Patriarchy, Patriotutes, and the Panopticon in Tourneur's Cat People
PublisherThe University of Arizona.
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AbstractJacques Toumeur's 1942 film Cat People reflects patriarchal America's anxieties regarding the workplace inversion of gender roles during World War II. However, since the film was released in the middle of the war, it could not quite discourage women from assuming jobs; after all, working women were vital to maintaining the economy. In this paper, I uncover the complicated and previously overlooked relationships between gendered wartime discourse and Cat People, revealing how the film puts forth an ideological imperative in an attempt to "discipline" the women of its historical moment. Using the works of René Girard, Lucia Folena, Teresa de Lauretis, and Michel Foucault, I argue that Cat People - besides working to ensure the cultural resonance of male dominance during a time when it was seemingly under attack - rehearses an important process by which patriarchal society often explains cultural collapse: the scapegoating of female sexuality.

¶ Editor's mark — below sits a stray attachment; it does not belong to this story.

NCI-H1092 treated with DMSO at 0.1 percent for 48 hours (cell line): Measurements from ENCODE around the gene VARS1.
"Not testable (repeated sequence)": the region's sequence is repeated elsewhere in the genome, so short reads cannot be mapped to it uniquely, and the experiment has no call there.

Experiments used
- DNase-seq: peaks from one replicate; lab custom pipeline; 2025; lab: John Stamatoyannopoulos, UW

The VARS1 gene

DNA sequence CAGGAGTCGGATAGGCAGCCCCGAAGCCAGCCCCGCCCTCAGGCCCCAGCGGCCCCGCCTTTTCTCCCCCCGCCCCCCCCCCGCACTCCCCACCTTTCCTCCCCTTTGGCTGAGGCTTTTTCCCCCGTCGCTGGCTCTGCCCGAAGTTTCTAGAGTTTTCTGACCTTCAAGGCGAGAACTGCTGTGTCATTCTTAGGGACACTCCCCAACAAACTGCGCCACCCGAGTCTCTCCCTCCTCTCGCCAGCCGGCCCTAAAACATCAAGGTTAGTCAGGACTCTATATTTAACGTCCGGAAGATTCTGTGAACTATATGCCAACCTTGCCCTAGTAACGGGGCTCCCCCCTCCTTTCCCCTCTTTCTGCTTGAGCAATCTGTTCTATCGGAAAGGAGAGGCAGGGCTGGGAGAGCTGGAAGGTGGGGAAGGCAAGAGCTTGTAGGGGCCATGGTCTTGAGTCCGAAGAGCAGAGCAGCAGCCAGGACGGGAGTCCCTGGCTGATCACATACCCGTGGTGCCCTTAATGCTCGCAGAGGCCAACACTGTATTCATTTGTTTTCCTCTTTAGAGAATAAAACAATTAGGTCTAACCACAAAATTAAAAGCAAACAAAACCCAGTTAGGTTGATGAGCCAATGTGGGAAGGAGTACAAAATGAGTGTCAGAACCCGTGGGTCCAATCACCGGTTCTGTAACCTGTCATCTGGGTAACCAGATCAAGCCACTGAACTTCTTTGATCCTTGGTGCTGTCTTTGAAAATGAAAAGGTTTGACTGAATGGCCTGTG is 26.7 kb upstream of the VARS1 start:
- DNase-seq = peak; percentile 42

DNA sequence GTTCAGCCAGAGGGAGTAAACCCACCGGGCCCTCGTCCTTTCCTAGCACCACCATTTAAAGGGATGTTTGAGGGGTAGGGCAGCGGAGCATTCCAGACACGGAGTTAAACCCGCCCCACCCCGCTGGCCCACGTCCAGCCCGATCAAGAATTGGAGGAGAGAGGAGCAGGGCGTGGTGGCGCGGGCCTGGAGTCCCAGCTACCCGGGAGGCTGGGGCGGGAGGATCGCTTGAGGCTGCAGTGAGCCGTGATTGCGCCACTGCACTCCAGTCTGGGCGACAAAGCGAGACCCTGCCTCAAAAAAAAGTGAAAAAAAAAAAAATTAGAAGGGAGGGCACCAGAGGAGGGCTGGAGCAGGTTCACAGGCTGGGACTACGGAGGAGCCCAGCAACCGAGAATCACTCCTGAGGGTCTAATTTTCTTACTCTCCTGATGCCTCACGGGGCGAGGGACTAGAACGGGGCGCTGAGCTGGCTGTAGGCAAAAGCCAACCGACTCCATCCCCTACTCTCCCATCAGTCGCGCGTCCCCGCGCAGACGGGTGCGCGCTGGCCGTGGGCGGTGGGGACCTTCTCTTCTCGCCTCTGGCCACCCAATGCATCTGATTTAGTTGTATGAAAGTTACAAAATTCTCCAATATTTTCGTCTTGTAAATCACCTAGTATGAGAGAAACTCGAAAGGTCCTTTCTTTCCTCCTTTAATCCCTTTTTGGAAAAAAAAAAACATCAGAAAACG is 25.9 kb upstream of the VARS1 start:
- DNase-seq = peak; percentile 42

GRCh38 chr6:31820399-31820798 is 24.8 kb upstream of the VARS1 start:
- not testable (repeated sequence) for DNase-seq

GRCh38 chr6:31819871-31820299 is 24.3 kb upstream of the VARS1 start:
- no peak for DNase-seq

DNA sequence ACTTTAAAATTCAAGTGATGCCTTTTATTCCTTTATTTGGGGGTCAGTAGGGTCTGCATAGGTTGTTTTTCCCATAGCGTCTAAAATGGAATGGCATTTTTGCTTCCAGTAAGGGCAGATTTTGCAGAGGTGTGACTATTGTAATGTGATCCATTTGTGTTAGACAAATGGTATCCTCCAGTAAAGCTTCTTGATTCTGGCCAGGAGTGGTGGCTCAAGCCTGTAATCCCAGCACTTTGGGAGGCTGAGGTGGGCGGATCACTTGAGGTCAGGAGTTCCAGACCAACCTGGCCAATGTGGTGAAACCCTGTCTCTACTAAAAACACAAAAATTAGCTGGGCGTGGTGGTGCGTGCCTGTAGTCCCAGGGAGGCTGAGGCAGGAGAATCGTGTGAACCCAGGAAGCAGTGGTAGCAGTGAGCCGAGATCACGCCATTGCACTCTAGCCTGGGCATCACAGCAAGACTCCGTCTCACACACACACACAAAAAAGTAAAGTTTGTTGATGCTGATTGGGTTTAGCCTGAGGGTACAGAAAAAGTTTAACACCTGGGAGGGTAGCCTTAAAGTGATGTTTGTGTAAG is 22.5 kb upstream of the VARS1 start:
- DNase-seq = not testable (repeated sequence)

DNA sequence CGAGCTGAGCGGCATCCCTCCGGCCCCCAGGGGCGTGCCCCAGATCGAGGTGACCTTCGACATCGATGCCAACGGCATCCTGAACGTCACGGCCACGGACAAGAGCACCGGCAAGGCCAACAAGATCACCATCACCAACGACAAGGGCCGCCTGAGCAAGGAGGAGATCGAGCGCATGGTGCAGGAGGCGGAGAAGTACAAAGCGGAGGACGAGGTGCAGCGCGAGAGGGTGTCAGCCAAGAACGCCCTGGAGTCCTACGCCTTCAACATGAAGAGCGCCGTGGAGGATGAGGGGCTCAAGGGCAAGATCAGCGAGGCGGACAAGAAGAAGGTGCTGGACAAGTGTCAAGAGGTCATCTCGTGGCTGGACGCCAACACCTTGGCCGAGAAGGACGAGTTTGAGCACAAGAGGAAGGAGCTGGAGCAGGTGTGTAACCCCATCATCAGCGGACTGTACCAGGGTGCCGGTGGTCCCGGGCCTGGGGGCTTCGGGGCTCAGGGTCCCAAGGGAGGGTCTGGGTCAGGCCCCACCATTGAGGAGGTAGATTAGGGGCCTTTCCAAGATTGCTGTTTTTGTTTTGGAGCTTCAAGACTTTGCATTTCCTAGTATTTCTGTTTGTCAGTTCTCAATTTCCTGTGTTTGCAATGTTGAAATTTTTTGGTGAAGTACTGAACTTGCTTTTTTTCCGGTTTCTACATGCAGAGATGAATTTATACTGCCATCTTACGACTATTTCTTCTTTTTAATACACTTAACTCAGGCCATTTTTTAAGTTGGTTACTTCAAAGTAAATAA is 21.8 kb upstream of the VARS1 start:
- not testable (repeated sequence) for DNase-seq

Degree ProgramHonors College
English and Creative Writing